Monthly Archives: July 2014

When Not To Stop Aim And Shoot In Bulawayo

Whilst in Bulawayo Zimbabwe last week I spent a few days photographing sites and scenes around the city. I recently posted a blog of my visit to Centenary Park but today’s post will have no photographs.

On Sunday morning I went to the iconic Bulawayo Railway station, a place I had not visited since I was in high school some twenty years ago. On arrival I was impressed at how well maintained the main station entrance area is and it photographed really well in the morning light. I walked onto the platform and as I expected I found it in dire need of attention but much of the original structure is still intact.

The platform is a budding photographer’s dream with combinations of colonial and art deco architecture that have blended together over the decades as the station grew from it’s original structures. The long views down the railway lines as they disappear out the station to far off destinations. The iron struts that hold up the platform roof look like they have been there an eternity and will be there for an eternity still.

The faded advertising boards feature products that have not been seen anywhere in Zimbabwe for years, some since the eighties. Whilst quaint and photogenic, none of the advertising light boxes work anymore and I wonder when last anyone paid rent for the advertising space they still take up. There are no engines on the platform today, just fully loaded coal wagons and a few closed wagons possibly loaded, possibly empty. As I photograph a concrete pillar a passer-by says to me, “don’t get caught” I look up but he is already moved on so I continue with what I am doing.

I walk to the end of the tracks looking for the shot that will make my day and notice a guard sunning himself on a bench with his back to me. Not sure I have found what I wanted I make my way out of the station only to be stopped by a now wide awake security guard who asks me what I am doing. I tell him and he asks me to come with him, I ask why I should if I have done nothing wrong but he is insistent, politely so. After sparring for a few minutes like this I realise this will end badly if I continue to resist so I get in the car and we go to his office a short distance away.

At the office he asks to see my photographs so I show him, it is at this point that he tells me I have broken the law. He points to a notice on his wall which states there will be no unauthorised photography of any national railways structure or property and violation will result in a fine or jail time or both. Lucky for me we had had a cordial discussion so he allowed me to leave with a warning and advised me who I should seek permission from in future, a Mr. Masikati at the NRZ Head Office in town.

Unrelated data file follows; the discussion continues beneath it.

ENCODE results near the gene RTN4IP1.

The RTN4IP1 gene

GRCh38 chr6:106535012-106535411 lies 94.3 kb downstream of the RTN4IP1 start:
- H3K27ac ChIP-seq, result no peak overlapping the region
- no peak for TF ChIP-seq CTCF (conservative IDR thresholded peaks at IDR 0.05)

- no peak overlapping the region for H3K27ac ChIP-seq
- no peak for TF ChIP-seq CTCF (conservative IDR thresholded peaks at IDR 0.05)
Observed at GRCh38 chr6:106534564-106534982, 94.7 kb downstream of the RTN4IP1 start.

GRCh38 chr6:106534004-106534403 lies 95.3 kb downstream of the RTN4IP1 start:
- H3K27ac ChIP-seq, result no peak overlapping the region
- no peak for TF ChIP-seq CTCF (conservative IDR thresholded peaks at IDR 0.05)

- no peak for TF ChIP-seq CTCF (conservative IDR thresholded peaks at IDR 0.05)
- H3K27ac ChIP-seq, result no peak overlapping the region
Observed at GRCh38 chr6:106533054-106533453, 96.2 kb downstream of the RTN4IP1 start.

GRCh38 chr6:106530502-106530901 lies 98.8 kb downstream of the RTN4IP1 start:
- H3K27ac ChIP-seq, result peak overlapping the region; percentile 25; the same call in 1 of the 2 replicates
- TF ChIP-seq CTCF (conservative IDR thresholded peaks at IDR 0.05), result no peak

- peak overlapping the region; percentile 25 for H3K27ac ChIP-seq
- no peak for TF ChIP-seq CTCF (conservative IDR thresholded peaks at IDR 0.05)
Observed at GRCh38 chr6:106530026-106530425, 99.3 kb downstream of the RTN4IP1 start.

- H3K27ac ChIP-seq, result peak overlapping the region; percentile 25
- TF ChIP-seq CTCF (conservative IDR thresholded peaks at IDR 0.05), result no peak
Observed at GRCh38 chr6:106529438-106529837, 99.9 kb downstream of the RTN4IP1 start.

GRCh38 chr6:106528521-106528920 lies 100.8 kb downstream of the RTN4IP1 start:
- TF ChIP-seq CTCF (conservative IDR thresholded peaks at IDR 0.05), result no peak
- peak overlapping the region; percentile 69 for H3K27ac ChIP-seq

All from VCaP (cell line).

This was not the first time I had been stopped from taking photographs at a train station, a few months earlier at Johannesburg’s Park Station the guards there had threatened to take my phone but let me go when they realised I was a tourist.

Still reeling from that close shave I went across the road to shoot the power station who’s cooling towers are a famous Bulawayo landmark. No sooner had I taken my first shot a security guard comes across the road to usher me into the station’s guard house. Turns out it is a criminal offence to photograph any power installation punishable by a prison sentence, a US$2000,00 fine or both. Mr. Banda, the guard, told me i had broken the law and that he was required to call state security, known locally as the President’s Office, believe me, these are the last people you ver want to deal with. I asked why this was so serious an offence he explained thus:

If Zimbabwe was to ever come under attack the two places to first be neutralised would be the power and fuel supplies therefore all such installations are regarded as national key points requiring the highest security. He then asked to see my photographs and asked me to delete them as he watched. I was gutted but grateful the situation didn’t go further than it did, I may not have been here today to write this.